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October 2007 Non-Partisan Court Plan

"Justice, justice, shall you pursue."
Deuteronomy

Missourians depend on fair and impartial courts to provide stable and rational resolution of disputes, protect property and economic interests, and, when needed, protect people from the overreaching of government. In 1940, Missouri voters chose to put a stop to political control of their courts. In approving the Missouri Nonpartisan Court Plan, they ensure judges would be appointed based on merit---not political connections—and would be kept in office only by voter approval.

The Missouri Plan should be preserved:

1. The Non-Partisan Court Plan works. It provides a proven method of selecting judicial applicants based on merit and ability. Before judicial retention elections are held, Missouri lawyers anonymously rate all non-partisan judges who will be standing for retention. The evaluations––which are widely distributed to the public––consistently indicate that judges who pass the rigorous screening process of the judicial retention selection committee make excellent judges.

2. Since being introduced in Missouri, the Plan has become a model for the nation. More than 30 other states have adopted parts of the Non-Partisan Court Plan to improve their court systems. When states reform the way judges are elected, they invariably adopt elements of the Non-Partisan Court Plan.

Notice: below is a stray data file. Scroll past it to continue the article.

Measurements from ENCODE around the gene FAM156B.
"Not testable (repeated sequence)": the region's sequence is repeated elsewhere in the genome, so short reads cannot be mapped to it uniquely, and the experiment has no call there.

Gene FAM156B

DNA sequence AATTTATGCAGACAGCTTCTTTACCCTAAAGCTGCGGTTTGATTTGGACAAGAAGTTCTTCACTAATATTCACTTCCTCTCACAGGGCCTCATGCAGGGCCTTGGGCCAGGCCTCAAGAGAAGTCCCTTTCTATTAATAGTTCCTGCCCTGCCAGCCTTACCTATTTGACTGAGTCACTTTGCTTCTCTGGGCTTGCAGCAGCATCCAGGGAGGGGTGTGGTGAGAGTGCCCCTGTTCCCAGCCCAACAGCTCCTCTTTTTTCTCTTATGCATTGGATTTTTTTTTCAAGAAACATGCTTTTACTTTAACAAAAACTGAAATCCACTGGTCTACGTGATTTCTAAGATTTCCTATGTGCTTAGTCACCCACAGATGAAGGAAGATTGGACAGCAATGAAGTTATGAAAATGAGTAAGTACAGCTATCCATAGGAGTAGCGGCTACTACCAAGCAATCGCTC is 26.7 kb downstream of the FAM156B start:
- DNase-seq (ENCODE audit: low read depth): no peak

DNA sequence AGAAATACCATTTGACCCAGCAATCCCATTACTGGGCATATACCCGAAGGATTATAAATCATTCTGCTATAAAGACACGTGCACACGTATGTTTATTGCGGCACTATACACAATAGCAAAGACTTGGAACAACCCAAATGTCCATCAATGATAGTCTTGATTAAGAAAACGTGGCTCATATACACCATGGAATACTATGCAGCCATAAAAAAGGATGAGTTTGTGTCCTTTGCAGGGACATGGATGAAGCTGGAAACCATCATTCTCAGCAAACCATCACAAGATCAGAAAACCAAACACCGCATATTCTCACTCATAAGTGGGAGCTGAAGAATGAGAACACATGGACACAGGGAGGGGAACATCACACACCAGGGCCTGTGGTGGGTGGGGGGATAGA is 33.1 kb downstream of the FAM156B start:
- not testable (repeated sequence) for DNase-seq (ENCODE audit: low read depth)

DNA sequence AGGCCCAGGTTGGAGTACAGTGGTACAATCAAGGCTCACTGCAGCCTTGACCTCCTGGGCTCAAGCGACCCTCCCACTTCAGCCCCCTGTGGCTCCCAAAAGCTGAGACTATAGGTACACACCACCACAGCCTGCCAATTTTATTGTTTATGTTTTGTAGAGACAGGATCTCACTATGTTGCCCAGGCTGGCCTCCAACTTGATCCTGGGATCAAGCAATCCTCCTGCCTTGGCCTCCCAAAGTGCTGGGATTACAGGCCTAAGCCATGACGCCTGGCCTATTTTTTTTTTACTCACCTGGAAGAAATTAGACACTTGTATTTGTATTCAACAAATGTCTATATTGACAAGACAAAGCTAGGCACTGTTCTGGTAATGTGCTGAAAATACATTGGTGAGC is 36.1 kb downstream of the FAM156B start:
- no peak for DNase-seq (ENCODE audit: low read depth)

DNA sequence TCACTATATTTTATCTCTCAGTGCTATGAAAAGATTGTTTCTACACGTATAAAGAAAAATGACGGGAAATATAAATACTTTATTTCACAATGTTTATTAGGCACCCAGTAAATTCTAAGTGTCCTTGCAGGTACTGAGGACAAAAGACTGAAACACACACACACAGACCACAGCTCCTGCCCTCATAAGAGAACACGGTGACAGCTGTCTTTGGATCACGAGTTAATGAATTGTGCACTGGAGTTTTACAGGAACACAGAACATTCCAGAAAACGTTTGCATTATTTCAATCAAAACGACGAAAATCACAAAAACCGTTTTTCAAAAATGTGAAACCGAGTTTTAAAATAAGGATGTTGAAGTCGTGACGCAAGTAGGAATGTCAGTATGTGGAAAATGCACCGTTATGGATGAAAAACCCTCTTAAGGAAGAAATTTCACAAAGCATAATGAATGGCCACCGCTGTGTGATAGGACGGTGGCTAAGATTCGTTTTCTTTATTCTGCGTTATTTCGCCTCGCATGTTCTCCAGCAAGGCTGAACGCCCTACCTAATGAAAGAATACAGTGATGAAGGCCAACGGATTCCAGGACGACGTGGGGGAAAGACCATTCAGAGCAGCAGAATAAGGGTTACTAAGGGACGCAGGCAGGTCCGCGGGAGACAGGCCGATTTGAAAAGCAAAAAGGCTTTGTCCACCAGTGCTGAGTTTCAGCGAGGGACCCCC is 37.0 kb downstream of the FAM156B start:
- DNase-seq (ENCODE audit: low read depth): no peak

3. The Missouri Non-Partisan Court Plan engenders public confidence in the courts.
• Highly qualified applicants are more willing to apply for openings on the bench under merit selection because they want a career based on their understanding of law, not based on politics.
• Lawyers who are selected by judicial commissions have the necessary qualifications to serve as judges. Professional qualifications are emphasized and political credentials are de-emphasized.
• Judges chosen under the Non-Partisan Court Plan don't find themselves presiding over cases brought by attorneys who gave them campaign contributions.

4. Increasingly, states that elect their appellate level judges are seeing judges rely on negative advertising and multi-million dollar judicial campaigns. Not only does this convey a negative image of the judiciary, but it also gives the impression that a seat on a state's high court is for sale. The ads used in the Illinois Supreme Court race are a prime example of the extremely negative portrayal of a state court system that relies on partisan election of appellate judges.

5. Differences of opinion about individual decisions will always exist. The business community benefits where the rule of law is predictable. The Missouri Plan provides for stability, continuity and promotes public confidence in the judiciary.

6. Non-partisan judges are accountable to the public through retention elections.

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